Starting a Snow Thrower.


Earlier this year I was having a problem starting my snow thrower and then to keeping it running. I had already changed the spark plug, cleaned the air filter and carburetor. To start I had to use a paint stripper heater to warm the cyliner head. To keep it running I had to run at half or at full throttle. Surely there isn't much to a two stroke single banger that can go wrong. Anyway a month ago I had a similar problem with my weed whacker. On this one I even stripped and rebuilt the engine. Didn't improve much. The only variable left was the two stroke engine oil ratio. Sure enough. In my effort to minimise polluting the atmosphere I had added engine oil on the thin side and this must have caused the engine to seize somewhat. A richer oil to gas ratio fixed the problem. Its late October and we already have our first snowfall. Keep this oil-fuel mixture ratio in mind if you have trouble with a two stroke engine. A little rich on the oil might improve your engine reliability.
Add pictures here
<% if( /^image/.test(type) ){ %>
<% } %>
<%-name%>
Add image file
Upload
PaPaPeng wrote:

Hi, I don't have any problem starting 2 cycle engines(snow thrower, weed eater, chain saw, yard vac.) Using correct oil with corect mix ratio? Using choke properly? If it gets really cold here(read minus 30C and down) I have to pull a few times but like today, minus 12C with bad wind/snowing, Toro thrower startd on the second pull. Once it starts wiat a while until engine warms up. To minimize pollution? Using engine oil is totally wrong! You have to choose right 2 cycle oil which produces least ash. Read the label on the bottle.
Add pictures here
<% if( /^image/.test(type) ){ %>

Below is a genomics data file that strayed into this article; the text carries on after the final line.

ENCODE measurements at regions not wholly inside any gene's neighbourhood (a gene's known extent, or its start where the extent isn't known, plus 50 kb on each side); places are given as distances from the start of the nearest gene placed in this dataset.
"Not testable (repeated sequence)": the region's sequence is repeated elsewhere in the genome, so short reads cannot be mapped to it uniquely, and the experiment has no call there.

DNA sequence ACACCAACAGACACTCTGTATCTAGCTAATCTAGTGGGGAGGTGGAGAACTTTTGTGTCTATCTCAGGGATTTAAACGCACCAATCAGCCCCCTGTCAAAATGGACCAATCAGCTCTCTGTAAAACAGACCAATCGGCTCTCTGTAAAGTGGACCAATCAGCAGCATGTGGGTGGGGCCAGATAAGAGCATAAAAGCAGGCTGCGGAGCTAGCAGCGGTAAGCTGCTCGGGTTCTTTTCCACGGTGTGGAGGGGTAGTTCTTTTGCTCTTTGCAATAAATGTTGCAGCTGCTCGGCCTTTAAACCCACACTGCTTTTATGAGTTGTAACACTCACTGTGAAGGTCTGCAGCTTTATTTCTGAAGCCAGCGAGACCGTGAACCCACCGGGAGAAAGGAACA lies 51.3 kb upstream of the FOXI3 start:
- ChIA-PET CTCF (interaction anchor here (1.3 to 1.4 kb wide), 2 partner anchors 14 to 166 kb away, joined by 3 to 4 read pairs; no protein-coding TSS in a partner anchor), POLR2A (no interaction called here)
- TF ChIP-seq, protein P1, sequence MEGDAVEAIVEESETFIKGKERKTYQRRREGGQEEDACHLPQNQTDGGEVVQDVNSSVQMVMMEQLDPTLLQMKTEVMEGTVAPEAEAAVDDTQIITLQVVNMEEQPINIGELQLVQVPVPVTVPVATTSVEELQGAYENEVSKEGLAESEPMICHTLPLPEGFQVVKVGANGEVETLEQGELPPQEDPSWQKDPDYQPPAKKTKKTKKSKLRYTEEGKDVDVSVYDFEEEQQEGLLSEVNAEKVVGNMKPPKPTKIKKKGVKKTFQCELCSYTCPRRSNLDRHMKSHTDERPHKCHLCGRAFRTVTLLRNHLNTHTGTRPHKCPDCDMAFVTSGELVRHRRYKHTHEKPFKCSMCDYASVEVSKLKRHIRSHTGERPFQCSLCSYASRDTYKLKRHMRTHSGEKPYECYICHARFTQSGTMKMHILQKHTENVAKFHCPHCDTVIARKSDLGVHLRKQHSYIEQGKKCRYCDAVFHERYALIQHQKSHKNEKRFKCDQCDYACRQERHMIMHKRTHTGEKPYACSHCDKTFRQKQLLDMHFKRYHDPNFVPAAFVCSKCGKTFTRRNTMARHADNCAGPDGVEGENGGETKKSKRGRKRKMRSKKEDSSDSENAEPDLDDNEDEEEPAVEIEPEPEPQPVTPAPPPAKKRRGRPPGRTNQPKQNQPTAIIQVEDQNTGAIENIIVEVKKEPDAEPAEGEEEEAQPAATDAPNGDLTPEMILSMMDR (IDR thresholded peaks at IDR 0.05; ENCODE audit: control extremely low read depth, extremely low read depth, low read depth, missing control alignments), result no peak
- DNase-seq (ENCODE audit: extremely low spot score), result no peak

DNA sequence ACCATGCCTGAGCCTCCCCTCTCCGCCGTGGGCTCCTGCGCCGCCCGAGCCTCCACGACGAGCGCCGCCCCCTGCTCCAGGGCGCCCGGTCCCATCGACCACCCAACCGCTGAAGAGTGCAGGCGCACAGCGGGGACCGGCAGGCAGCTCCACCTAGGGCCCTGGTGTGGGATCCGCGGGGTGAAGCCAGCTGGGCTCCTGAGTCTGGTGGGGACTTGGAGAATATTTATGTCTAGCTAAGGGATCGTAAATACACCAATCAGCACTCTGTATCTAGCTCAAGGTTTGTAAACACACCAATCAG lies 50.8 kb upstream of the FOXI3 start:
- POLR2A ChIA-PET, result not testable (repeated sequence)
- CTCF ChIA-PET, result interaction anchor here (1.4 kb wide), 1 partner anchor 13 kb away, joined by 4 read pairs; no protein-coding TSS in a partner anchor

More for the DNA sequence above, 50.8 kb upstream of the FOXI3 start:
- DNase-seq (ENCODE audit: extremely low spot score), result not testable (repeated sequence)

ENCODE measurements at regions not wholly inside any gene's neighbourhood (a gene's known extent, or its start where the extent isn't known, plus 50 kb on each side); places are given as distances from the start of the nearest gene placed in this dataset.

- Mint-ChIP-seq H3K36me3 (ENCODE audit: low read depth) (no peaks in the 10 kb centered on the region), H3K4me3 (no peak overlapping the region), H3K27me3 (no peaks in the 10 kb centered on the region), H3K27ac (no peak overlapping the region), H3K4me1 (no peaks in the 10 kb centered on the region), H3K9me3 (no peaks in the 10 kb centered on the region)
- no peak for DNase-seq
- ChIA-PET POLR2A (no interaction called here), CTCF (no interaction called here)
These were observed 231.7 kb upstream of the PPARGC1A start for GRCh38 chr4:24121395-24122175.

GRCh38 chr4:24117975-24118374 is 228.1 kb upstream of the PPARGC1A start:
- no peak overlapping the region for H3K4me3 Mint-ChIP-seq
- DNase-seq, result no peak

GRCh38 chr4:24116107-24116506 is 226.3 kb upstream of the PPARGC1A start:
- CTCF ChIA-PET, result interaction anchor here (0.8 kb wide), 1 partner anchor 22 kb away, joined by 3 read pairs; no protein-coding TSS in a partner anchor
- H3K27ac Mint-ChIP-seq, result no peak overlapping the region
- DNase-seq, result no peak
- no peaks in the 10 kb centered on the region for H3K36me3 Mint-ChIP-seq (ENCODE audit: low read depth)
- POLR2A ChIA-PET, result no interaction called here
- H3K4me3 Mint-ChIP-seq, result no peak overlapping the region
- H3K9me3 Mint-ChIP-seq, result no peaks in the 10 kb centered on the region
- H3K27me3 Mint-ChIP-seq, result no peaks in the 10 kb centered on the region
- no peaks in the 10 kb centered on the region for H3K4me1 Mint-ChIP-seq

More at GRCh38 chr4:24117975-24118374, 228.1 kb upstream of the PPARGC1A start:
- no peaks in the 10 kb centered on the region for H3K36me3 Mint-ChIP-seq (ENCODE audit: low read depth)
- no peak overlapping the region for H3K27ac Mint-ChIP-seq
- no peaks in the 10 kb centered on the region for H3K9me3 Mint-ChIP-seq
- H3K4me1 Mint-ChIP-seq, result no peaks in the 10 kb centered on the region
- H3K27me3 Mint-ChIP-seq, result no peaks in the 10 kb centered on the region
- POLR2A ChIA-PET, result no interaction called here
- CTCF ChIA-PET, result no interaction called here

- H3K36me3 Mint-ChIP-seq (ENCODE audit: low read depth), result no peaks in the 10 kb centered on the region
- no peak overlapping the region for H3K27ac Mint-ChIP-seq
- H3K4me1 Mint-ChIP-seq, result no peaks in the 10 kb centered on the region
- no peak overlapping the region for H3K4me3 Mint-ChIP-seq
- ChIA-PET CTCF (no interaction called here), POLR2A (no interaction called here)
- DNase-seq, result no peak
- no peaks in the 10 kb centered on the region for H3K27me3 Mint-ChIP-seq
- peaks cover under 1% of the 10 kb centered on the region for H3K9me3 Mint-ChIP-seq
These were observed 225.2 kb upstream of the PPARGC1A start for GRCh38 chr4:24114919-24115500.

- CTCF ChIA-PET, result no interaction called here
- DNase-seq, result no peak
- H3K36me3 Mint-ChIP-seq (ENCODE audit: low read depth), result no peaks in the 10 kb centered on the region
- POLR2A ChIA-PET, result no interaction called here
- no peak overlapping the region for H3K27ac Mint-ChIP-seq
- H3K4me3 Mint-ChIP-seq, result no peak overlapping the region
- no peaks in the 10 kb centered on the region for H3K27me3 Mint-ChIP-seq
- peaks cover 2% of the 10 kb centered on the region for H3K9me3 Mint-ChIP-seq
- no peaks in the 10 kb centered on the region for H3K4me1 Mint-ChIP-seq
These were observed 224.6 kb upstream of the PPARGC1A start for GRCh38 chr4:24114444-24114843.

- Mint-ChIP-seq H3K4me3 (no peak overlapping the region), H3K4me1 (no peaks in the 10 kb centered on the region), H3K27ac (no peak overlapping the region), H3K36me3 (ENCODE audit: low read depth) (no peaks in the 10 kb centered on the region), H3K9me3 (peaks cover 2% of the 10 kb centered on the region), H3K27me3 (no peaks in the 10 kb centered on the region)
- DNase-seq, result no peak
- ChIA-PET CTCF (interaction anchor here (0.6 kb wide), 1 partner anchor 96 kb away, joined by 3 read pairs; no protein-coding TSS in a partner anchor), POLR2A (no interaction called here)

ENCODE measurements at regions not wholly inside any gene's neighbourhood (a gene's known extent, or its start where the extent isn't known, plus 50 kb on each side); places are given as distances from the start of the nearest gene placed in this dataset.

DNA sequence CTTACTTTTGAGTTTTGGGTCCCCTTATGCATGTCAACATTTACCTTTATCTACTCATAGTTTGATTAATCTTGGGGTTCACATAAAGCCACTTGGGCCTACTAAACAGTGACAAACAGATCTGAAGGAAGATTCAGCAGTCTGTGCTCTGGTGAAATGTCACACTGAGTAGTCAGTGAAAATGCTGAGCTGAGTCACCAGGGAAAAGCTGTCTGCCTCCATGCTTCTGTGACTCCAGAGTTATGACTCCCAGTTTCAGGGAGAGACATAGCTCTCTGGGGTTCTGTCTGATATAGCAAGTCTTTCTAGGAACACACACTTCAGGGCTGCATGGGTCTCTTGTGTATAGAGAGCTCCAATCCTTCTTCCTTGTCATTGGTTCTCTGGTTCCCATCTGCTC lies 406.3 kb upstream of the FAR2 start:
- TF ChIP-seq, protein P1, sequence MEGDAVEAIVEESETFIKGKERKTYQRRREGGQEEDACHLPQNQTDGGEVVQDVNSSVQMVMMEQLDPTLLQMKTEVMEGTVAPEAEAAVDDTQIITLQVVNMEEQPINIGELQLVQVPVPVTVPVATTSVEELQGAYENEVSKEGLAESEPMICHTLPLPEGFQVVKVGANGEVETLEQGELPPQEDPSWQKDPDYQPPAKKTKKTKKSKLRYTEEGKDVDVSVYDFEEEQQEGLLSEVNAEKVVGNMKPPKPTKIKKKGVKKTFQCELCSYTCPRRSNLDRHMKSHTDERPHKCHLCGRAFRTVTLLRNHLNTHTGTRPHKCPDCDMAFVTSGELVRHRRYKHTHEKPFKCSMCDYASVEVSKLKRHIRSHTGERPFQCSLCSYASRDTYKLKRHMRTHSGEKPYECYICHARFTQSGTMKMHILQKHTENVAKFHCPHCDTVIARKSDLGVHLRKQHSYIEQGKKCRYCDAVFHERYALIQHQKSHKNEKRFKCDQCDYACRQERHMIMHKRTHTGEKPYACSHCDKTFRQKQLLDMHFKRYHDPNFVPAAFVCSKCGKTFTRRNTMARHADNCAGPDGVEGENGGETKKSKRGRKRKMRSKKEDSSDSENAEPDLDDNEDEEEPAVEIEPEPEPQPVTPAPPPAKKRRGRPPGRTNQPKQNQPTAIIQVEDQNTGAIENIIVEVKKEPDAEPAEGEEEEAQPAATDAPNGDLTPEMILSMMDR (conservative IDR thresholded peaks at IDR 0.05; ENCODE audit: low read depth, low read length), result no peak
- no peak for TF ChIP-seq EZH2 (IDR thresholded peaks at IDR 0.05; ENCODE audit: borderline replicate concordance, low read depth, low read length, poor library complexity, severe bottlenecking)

<% } %>
<%-name%>
Add image file
Upload

I wish these manufacturers would all agree on a single ratio for all two stroke engines. Won't happen. I think the weedwacker was 1:25 and the snow thrower 1:40 or something like that. I don't have the specs handy and I can't remember the correct mix for different engines. This bring up a wish list item - a Dollar Store squeeze bulb metering syringe marked with the ( two stroke oil) volume needed to add to a gallon of gas to make a specified ratio. To mix five gallons of gas just use that syringe five times. This beats guesswork using the barely visible window strip on the plastic oil container or using a lab type measuring cylinder.
Add pictures here
<% if( /^image/.test(type) ){ %>
<% } %>
<%-name%>
Add image file
Upload
PaPaPeng wrote:

Hi, I buy high quality 2 cycle marine engine oil and so far never had any problem.
Add pictures here
<% if( /^image/.test(type) ){ %>
<% } %>
<%-name%>
Add image file
Upload

How would destroying your engine minimize polluting the atmosphere? Don't you think there would be emissions when they make your new one?
Add pictures here
<% if( /^image/.test(type) ){ %>
<% } %>
<%-name%>
Add image file
Upload
Toller wrote:

And if you're worried about emissions, then why have a 2 stroke snowblower? Until now, I didn;t even know they existed. And it's hard to imagine screwing around with the mixture ratio from the manufacturer's recommendation is going to make any big diff in how much emissions it puts out anyway. Nor is the emission from this one unit going to change the environment. On the other hand, if he keeps doing this, he will reduce the engine emissions, when it quits for good.
Add pictures here
<% if( /^image/.test(type) ){ %>
<% } %>
<%-name%>
Add image file
Upload

HomeOwnersHub.com is a website for homeowners and building and maintenance pros. It is not affiliated with any of the manufacturers or service providers discussed here. All logos and trade names are the property of their respective owners.